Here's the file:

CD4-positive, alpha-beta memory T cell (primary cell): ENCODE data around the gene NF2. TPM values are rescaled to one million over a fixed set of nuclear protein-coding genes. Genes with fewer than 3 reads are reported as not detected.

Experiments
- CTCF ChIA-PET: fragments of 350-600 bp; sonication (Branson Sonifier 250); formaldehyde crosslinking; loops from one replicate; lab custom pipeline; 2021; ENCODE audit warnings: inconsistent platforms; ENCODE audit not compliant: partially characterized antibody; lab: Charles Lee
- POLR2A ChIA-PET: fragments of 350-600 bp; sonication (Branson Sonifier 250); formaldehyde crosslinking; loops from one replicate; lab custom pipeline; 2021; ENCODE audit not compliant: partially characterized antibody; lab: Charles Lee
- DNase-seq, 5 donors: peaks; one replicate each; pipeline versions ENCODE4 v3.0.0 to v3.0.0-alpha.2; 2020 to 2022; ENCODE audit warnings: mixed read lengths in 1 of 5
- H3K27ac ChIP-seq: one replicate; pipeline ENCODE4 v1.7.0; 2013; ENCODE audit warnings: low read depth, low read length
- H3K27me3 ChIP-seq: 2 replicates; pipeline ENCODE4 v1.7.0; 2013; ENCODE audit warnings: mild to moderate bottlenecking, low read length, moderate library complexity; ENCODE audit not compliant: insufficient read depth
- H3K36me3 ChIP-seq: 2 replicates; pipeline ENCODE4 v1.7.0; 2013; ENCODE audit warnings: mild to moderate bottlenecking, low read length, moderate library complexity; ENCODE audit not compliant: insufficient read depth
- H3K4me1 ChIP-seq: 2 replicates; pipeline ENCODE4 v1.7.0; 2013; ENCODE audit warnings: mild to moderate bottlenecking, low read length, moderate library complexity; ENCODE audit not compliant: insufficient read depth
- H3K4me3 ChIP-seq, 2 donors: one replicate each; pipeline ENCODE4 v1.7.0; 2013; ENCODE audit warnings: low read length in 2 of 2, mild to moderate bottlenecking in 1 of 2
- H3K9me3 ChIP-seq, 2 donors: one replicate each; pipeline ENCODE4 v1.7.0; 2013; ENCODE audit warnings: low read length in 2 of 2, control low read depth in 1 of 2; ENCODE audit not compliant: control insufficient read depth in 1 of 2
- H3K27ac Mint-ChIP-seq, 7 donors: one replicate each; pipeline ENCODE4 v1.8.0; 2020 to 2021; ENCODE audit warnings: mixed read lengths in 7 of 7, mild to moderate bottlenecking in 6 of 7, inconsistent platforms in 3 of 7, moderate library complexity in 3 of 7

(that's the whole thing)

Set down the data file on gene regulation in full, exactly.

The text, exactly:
CD4-positive, alpha-beta memory T cell (primary cell): ENCODE data around the gene NF2. TPM values are rescaled to one million over a fixed set of nuclear protein-coding genes. Genes with fewer than 3 reads are reported as not detected.

Experiments
- CTCF ChIA-PET: fragments of 350-600 bp; sonication (Branson Sonifier 250); formaldehyde crosslinking; loops from one replicate; lab custom pipeline; 2021; ENCODE audit warnings: inconsistent platforms; ENCODE audit not compliant: partially characterized antibody; lab: Charles Lee
- POLR2A ChIA-PET: fragments of 350-600 bp; sonication (Branson Sonifier 250); formaldehyde crosslinking; loops from one replicate; lab custom pipeline; 2021; ENCODE audit not compliant: partially characterized antibody; lab: Charles Lee
- DNase-seq, 5 donors: peaks; one replicate each; pipeline versions ENCODE4 v3.0.0 to v3.0.0-alpha.2; 2020 to 2022; ENCODE audit warnings: mixed read lengths in 1 of 5
- H3K27ac ChIP-seq: one replicate; pipeline ENCODE4 v1.7.0; 2013; ENCODE audit warnings: low read depth, low read length
- H3K27me3 ChIP-seq: 2 replicates; pipeline ENCODE4 v1.7.0; 2013; ENCODE audit warnings: mild to moderate bottlenecking, low read length, moderate library complexity; ENCODE audit not compliant: insufficient read depth
- H3K36me3 ChIP-seq: 2 replicates; pipeline ENCODE4 v1.7.0; 2013; ENCODE audit warnings: mild to moderate bottlenecking, low read length, moderate library complexity; ENCODE audit not compliant: insufficient read depth
- H3K4me1 ChIP-seq: 2 replicates; pipeline ENCODE4 v1.7.0; 2013; ENCODE audit warnings: mild to moderate bottlenecking, low read length, moderate library complexity; ENCODE audit not compliant: insufficient read depth
- H3K4me3 ChIP-seq, 2 donors: one replicate each; pipeline ENCODE4 v1.7.0; 2013; ENCODE audit warnings: low read length in 2 of 2, mild to moderate bottlenecking in 1 of 2
- H3K9me3 ChIP-seq, 2 donors: one replicate each; pipeline ENCODE4 v1.7.0; 2013; ENCODE audit warnings: low read length in 2 of 2, control low read depth in 1 of 2; ENCODE audit not compliant: control insufficient read depth in 1 of 2
- H3K27ac Mint-ChIP-seq, 7 donors: one replicate each; pipeline ENCODE4 v1.8.0; 2020 to 2021; ENCODE audit warnings: mixed read lengths in 7 of 7, mild to moderate bottlenecking in 6 of 7, inconsistent platforms in 3 of 7, moderate library complexity in 3 of 7